A rousing sports triumph!
This review of the film American Underdog does not contain spoilers.
Anyone who remembers Kurt Warner’s indescribable run from overnight Iowa stockboy to the NFL can’t help but look back upon his career as anything but cinematic. Even just making it to the NFL for a year would have been an accomplishment. Instead, he took the St. Louis Rams to Super Bowl glory. He won the league MVP and Super Bowl MVP at age 28. One of all the oldest second-year players in league history. It was an improbable run that led to a hall of fame career. That, perhaps, is only matched by the reputation he has built as a good man off of it.
Yes, it is manipulative—a handcuff of the Christian genre. Yet, what makes American Underdog such a rousing experience is that the film gives equal treatment to his time on the football field and his personal life. Warner (played by a perfectly cast Zachary Levi), playing for an I-AA college football team, to a cow field surrounded by big round bales of hay, and then in a newfound Arena football league. It’s incomprehensible how it all happened and together.
By his side is a woman he meets barn dancing. That’s his future wife Brenda (Academy Award winner Anna Paquin). She is a veteran who has had a rough go in life. Brenda has one badly failed marriage. She is a single mother living with her parents. Brenda has two children. The youngest is her precocious little daughter, Jesse (Cora Kate Wilkerson). The other is Zack, her young son who has special needs. He is legally blind, stemming from being dropped on his head by his biological father as an infant.
Their struggles are on full display. She is three years older and trying to finish nursing school. He is working odds jobs, a man who is salt of the earth. All while trying to stay in football shape until he gets his big break. They are in such dire straights that they cannot afford to pay the heating bill during one of Iowa’s deadliest blizzards. When he is about to realize his field of dreams has frozen over, he swallows his pride to play for the new Des Moines Arena League owner, Jim Foster (Bruce McGill). His pursuit of happiness involves swallowing a little dignity.
American Underdog was written for the Erwin brothers. A duo known for its Christian filmography. I Can Only Imagine being their biggest hit, grossing an impressive 86 million dollars worldwide. It’s a perfect pairing; we’ll know Midwest Christian values and Andrew and Jon Erwin’s southern Bible belt upbringing with Warner’s. While there is something very Christian in the air with their movie here, it is not nearly as ecumenism or even non-denominational as their previous work. It’s an environment with a religious milieu. Still, besides one scene with Levy’s Warner asking his wife Brenda about her strong beliefs, it’s hardly noticeable enough that it would take away from the film’s impactful story.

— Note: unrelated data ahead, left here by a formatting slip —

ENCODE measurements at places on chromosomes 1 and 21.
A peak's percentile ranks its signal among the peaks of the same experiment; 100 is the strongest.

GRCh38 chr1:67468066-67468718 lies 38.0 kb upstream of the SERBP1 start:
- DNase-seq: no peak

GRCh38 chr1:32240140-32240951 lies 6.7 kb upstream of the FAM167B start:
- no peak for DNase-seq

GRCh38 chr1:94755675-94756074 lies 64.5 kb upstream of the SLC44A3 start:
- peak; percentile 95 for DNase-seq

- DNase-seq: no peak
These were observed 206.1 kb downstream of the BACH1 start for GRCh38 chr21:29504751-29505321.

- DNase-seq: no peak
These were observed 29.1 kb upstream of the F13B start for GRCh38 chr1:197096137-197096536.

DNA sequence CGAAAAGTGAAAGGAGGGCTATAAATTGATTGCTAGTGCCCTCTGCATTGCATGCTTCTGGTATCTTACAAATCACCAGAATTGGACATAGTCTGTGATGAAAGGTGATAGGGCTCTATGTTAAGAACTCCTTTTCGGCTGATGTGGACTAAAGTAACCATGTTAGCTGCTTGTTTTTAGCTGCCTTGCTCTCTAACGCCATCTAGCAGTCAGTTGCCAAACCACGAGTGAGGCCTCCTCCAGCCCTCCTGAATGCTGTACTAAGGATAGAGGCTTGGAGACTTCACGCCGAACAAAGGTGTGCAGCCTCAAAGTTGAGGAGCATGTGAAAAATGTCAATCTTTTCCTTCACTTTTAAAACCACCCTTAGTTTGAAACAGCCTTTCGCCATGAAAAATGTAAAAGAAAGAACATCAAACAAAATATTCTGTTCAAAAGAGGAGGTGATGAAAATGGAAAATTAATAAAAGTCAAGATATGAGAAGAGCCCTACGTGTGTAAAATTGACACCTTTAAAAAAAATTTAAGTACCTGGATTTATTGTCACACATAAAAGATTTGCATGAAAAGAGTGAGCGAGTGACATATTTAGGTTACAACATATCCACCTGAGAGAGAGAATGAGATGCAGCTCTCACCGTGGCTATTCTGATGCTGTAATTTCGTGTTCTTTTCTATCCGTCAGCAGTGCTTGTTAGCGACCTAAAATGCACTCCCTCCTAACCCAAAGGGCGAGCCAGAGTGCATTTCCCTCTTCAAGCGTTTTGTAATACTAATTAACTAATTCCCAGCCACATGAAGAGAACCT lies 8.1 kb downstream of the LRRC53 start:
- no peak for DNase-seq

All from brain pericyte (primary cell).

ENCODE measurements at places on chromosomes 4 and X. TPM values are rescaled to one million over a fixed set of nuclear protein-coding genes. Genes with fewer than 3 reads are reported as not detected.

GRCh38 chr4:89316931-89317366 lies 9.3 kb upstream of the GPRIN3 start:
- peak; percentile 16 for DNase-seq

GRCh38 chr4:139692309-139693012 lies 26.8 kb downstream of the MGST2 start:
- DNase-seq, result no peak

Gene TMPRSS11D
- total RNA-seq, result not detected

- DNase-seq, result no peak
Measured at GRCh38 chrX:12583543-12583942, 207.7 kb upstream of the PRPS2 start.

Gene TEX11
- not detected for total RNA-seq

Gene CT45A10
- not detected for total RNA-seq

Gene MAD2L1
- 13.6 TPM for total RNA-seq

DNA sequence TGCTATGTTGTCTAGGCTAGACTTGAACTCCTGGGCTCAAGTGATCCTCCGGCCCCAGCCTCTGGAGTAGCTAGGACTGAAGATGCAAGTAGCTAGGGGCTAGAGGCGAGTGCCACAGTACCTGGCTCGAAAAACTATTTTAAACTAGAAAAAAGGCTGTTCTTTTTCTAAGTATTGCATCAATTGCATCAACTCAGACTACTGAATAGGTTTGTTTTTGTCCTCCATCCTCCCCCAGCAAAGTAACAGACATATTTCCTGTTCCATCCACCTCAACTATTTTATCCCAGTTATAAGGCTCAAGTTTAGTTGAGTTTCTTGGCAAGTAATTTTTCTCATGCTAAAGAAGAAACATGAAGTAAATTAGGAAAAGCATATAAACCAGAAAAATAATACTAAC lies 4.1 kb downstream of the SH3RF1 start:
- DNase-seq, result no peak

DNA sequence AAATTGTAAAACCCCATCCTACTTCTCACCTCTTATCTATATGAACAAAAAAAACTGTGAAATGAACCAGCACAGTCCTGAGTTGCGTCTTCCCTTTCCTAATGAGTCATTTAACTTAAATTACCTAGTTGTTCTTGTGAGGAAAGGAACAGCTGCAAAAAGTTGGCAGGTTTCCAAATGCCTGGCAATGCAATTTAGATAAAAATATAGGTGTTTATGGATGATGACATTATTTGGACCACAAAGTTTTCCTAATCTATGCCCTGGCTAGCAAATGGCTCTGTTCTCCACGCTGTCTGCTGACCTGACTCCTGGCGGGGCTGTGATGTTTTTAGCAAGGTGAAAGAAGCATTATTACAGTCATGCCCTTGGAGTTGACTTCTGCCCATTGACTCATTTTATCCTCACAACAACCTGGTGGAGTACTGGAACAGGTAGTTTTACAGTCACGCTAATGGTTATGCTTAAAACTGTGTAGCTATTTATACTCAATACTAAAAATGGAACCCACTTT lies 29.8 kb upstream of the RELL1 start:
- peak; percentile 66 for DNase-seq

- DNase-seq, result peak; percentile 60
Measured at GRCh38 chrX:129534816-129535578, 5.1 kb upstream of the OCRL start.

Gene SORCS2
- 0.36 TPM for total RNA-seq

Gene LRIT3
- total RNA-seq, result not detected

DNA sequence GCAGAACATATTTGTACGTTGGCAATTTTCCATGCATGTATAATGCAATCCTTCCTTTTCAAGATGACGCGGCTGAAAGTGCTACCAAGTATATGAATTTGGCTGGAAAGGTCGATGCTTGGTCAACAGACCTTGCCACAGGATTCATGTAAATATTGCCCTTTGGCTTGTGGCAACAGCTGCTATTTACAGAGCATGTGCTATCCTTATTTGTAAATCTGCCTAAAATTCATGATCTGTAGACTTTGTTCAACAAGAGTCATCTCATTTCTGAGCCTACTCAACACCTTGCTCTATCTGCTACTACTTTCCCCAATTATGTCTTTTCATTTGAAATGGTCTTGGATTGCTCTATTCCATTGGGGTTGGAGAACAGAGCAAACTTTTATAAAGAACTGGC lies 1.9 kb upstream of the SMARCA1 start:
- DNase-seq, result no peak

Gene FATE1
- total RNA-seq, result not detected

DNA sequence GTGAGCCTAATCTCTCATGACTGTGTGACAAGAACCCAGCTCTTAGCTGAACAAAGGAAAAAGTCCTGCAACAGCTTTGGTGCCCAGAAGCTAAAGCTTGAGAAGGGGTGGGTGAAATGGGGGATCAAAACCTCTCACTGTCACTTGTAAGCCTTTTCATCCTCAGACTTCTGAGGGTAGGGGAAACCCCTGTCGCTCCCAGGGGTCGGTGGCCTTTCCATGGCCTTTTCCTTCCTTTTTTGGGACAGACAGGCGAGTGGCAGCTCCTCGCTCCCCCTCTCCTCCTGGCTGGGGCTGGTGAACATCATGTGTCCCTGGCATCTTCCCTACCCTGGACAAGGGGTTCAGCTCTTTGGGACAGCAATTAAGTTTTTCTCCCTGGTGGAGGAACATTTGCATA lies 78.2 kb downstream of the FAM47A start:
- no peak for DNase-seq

Then again, there is nothing wrong with the genre. If done well. This being 2021, being a good Christian is about as politically correct as being a Republican. Being a good Christian can be looked up to practice as its unique subculture. Which, in part, makes it somewhat interesting because you can be unfamiliar with it. However, the main pitfalls of the genre are never the production issues such as cinematography that can look like a soap opera or poor lighting (though those are problems). It’s the fact that the morals and values should be underlying themes, consistently take over the story.
That’s what is refreshing about American Underdog. It is an underlying current that is hardly talked about, but you know is there. The struggles to achieve your dreams is what anyone can relate to. Sure, there is an overdone and uncomfortable embrace with Head Coach Dick Vermeil (Dennis Quaid) that made me say out loud, “boundaries, coach.” The villainous Mike Martz attitude is too easily explained away. Yet, the Erwin brother’s script intentionally plotting the majority of the film away from the NFL heroism makes the payoff even more impactful even though you know the ending.
The movie may be too dependent on your love for football, but Kurt and Brenda Warner’s story is too incredible to be true. It should still garner appreciation just as much as one could be impressed with someone from blustery Maine ending up on Broadway winning a Tony. American Underdog is that feel-good film you admire for the emotions it arouses and the admiration it creates. The film is for anyone who has struggled in life to pursue unreachable aspirations. For the dreamers. As much for the ones who failed as the ones who found achievement.
It’s emotional triumph just as much on the field as it was off it.